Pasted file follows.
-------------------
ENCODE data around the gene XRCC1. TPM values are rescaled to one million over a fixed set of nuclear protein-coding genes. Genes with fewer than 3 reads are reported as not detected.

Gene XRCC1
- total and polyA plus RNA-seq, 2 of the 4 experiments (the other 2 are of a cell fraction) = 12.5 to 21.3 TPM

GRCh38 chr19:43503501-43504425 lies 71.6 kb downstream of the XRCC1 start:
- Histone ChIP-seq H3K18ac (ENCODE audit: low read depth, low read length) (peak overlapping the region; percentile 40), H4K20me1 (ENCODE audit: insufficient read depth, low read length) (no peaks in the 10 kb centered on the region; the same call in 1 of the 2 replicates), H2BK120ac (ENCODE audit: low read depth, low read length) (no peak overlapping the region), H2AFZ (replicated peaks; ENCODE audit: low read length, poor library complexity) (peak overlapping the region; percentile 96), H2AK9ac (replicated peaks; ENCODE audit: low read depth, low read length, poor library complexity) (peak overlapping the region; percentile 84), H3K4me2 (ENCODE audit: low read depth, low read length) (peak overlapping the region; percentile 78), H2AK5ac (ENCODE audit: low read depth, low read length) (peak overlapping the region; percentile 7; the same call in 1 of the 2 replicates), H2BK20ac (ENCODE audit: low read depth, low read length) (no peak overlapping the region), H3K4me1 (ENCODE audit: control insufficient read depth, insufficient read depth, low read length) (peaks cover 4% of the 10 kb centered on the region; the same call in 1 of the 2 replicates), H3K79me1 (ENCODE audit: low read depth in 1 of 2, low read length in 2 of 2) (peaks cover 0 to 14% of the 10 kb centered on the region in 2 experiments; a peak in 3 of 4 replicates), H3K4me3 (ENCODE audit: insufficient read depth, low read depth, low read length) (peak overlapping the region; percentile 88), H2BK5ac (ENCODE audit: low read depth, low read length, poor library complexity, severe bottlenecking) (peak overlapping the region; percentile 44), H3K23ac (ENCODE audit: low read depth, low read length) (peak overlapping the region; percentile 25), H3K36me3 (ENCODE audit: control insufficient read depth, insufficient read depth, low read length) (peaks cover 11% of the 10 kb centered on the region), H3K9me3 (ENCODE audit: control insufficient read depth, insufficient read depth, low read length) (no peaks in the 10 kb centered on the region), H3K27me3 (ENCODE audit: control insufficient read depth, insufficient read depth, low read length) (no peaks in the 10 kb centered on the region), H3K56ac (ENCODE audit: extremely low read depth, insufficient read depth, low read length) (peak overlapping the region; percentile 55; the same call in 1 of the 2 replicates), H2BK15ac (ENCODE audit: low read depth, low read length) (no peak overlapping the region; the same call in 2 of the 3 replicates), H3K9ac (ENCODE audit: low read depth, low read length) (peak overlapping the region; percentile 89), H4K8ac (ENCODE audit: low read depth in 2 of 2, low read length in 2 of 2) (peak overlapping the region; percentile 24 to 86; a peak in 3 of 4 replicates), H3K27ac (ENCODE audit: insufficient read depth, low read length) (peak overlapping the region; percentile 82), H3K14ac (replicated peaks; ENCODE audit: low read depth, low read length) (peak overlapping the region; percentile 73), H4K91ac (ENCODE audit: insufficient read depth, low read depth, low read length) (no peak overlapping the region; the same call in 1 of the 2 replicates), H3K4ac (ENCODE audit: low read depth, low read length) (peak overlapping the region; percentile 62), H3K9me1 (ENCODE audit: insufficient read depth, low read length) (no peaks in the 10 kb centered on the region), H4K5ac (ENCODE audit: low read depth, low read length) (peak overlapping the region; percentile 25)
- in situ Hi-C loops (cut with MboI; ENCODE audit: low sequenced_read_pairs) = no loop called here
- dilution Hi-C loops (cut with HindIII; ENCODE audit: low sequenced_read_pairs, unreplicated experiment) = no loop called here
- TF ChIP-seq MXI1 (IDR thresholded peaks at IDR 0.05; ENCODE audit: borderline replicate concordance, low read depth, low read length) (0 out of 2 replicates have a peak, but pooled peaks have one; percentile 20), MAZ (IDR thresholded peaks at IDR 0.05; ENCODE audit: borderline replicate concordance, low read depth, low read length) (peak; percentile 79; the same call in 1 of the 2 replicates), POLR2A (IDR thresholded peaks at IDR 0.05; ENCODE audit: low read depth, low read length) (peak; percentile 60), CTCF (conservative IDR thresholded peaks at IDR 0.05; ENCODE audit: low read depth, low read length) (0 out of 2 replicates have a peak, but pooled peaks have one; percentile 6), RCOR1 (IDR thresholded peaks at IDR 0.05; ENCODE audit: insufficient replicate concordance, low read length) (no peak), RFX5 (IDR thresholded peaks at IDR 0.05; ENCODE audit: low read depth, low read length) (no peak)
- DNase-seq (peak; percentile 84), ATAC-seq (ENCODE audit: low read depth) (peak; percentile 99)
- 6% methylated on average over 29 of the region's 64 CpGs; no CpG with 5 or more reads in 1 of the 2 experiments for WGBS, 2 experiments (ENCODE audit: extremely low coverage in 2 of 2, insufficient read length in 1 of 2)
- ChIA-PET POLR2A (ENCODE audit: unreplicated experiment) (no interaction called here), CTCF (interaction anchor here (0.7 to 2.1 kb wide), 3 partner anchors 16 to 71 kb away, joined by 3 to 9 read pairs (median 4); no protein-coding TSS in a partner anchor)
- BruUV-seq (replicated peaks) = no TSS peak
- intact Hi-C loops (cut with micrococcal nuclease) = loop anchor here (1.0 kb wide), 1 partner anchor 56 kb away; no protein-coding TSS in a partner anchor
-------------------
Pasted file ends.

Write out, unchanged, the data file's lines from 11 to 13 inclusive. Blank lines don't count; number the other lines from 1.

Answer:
- ChIA-PET POLR2A (ENCODE audit: unreplicated experiment) (no interaction called here), CTCF (interaction anchor here (0.7 to 2.1 kb wide), 3 partner anchors 16 to 71 kb away, joined by 3 to 9 read pairs (median 4); no protein-coding TSS in a partner anchor)
- BruUV-seq (replicated peaks) = no TSS peak
- intact Hi-C loops (cut with micrococcal nuclease) = loop anchor here (1.0 kb wide), 1 partner anchor 56 kb away; no protein-coding TSS in a partner anchor